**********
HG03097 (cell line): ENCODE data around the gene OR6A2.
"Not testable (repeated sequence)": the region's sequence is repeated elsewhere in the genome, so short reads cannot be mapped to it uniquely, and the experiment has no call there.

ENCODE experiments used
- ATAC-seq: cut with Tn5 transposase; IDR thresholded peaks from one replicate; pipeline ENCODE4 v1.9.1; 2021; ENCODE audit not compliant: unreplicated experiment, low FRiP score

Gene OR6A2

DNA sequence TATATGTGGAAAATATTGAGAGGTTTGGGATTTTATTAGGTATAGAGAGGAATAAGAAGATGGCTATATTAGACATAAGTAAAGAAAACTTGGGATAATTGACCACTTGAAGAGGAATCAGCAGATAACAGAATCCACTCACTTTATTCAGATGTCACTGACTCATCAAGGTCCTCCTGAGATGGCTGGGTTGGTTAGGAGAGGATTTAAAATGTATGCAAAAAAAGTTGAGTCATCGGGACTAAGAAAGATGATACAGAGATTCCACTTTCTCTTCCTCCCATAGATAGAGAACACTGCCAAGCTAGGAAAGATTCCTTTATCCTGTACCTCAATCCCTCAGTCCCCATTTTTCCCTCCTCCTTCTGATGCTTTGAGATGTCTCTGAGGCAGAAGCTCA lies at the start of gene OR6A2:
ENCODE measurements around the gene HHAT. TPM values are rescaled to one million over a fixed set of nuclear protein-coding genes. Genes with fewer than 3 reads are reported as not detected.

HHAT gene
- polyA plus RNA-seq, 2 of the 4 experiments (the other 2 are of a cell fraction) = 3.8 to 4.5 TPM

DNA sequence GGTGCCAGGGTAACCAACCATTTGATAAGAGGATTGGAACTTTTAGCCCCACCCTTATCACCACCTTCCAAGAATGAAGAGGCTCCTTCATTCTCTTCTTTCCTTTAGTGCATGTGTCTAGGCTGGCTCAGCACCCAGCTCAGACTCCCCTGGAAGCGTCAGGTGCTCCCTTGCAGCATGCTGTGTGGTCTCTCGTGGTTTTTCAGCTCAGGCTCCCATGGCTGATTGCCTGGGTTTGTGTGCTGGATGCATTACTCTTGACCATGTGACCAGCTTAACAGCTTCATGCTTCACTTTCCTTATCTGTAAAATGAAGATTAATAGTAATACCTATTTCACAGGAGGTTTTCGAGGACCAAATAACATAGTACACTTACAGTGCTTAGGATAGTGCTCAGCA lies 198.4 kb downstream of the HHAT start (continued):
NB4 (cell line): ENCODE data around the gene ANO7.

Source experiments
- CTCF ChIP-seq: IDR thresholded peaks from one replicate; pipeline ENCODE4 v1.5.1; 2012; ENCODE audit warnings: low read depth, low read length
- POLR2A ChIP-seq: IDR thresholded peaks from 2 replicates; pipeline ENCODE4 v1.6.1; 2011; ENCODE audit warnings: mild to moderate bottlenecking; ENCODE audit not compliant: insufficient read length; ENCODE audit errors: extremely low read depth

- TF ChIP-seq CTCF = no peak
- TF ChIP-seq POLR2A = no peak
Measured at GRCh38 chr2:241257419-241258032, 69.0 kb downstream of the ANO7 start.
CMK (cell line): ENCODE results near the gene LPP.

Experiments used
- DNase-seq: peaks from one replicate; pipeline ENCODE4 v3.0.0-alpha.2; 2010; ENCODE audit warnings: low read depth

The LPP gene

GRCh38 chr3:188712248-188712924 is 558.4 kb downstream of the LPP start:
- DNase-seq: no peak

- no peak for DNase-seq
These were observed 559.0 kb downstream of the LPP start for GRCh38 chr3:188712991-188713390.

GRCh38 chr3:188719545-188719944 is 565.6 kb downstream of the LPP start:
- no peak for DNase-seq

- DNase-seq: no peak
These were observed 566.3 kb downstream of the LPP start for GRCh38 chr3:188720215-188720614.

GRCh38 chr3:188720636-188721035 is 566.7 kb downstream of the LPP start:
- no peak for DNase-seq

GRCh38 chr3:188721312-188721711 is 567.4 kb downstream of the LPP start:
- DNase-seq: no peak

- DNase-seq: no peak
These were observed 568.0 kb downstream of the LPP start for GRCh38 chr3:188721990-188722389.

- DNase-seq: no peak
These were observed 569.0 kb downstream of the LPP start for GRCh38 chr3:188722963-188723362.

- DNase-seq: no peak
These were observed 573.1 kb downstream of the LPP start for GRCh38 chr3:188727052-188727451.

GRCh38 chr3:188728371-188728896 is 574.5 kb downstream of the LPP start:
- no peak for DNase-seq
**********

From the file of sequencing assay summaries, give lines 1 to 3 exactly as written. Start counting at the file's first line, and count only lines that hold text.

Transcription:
HG03097 (cell line): ENCODE data around the gene OR6A2.
"Not testable (repeated sequence)": the region's sequence is repeated elsewhere in the genome, so short reads cannot be mapped to it uniquely, and the experiment has no call there.

ENCODE experiments used